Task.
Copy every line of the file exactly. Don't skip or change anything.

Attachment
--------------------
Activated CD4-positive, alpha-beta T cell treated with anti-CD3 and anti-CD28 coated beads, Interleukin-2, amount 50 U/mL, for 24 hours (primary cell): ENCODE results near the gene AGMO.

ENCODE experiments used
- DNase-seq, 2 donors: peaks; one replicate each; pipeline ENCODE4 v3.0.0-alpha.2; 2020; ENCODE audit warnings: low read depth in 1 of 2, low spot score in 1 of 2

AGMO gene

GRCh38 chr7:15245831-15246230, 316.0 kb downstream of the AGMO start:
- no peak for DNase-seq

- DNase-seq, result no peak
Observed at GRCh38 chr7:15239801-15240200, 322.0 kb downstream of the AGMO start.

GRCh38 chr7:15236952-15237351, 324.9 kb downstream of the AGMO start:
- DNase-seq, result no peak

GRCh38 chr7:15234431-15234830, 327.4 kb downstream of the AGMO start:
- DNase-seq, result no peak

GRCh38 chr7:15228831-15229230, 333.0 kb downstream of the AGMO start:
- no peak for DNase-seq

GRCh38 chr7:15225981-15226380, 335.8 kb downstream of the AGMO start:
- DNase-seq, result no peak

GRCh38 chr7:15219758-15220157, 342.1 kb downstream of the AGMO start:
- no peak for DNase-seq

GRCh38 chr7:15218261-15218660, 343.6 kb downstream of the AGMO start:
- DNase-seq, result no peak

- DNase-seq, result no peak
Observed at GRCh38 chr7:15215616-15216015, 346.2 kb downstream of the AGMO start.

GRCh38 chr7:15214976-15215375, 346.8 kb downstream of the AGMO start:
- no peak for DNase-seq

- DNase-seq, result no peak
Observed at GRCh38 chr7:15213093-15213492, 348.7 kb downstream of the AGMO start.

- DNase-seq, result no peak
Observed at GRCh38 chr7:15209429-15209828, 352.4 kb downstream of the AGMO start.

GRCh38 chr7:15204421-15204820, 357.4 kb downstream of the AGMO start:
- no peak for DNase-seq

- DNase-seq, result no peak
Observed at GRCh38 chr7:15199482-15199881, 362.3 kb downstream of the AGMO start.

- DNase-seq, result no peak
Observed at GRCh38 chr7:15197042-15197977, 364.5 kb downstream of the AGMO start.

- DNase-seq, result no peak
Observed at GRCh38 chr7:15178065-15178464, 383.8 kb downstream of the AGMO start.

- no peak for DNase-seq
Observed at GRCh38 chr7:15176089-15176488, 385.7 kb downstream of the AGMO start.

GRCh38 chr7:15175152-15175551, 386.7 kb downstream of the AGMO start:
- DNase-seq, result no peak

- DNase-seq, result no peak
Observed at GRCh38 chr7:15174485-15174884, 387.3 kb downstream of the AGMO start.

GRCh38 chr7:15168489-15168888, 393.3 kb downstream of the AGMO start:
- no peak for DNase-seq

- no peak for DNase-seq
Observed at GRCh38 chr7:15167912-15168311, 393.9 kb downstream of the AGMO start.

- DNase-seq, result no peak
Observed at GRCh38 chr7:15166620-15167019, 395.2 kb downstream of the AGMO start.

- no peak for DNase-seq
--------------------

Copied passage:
Activated CD4-positive, alpha-beta T cell treated with anti-CD3 and anti-CD28 coated beads, Interleukin-2, amount 50 U/mL, for 24 hours (primary cell): ENCODE results near the gene AGMO.

ENCODE experiments used
- DNase-seq, 2 donors: peaks; one replicate each; pipeline ENCODE4 v3.0.0-alpha.2; 2020; ENCODE audit warnings: low read depth in 1 of 2, low spot score in 1 of 2

AGMO gene

GRCh38 chr7:15245831-15246230, 316.0 kb downstream of the AGMO start:
- no peak for DNase-seq

- DNase-seq, result no peak
Observed at GRCh38 chr7:15239801-15240200, 322.0 kb downstream of the AGMO start.

GRCh38 chr7:15236952-15237351, 324.9 kb downstream of the AGMO start:
- DNase-seq, result no peak

GRCh38 chr7:15234431-15234830, 327.4 kb downstream of the AGMO start:
- DNase-seq, result no peak

GRCh38 chr7:15228831-15229230, 333.0 kb downstream of the AGMO start:
- no peak for DNase-seq

GRCh38 chr7:15225981-15226380, 335.8 kb downstream of the AGMO start:
- DNase-seq, result no peak

GRCh38 chr7:15219758-15220157, 342.1 kb downstream of the AGMO start:
- no peak for DNase-seq

GRCh38 chr7:15218261-15218660, 343.6 kb downstream of the AGMO start:
- DNase-seq, result no peak

- DNase-seq, result no peak
Observed at GRCh38 chr7:15215616-15216015, 346.2 kb downstream of the AGMO start.

GRCh38 chr7:15214976-15215375, 346.8 kb downstream of the AGMO start:
- no peak for DNase-seq

- DNase-seq, result no peak
Observed at GRCh38 chr7:15213093-15213492, 348.7 kb downstream of the AGMO start.

- DNase-seq, result no peak
Observed at GRCh38 chr7:15209429-15209828, 352.4 kb downstream of the AGMO start.

GRCh38 chr7:15204421-15204820, 357.4 kb downstream of the AGMO start:
- no peak for DNase-seq

- DNase-seq, result no peak
Observed at GRCh38 chr7:15199482-15199881, 362.3 kb downstream of the AGMO start.

- DNase-seq, result no peak
Observed at GRCh38 chr7:15197042-15197977, 364.5 kb downstream of the AGMO start.

- DNase-seq, result no peak
Observed at GRCh38 chr7:15178065-15178464, 383.8 kb downstream of the AGMO start.

- no peak for DNase-seq
Observed at GRCh38 chr7:15176089-15176488, 385.7 kb downstream of the AGMO start.

GRCh38 chr7:15175152-15175551, 386.7 kb downstream of the AGMO start:
- DNase-seq, result no peak

- DNase-seq, result no peak
Observed at GRCh38 chr7:15174485-15174884, 387.3 kb downstream of the AGMO start.

GRCh38 chr7:15168489-15168888, 393.3 kb downstream of the AGMO start:
- no peak for DNase-seq

- no peak for DNase-seq
Observed at GRCh38 chr7:15167912-15168311, 393.9 kb downstream of the AGMO start.

- DNase-seq, result no peak
Observed at GRCh38 chr7:15166620-15167019, 395.2 kb downstream of the AGMO start.

- no peak for DNase-seq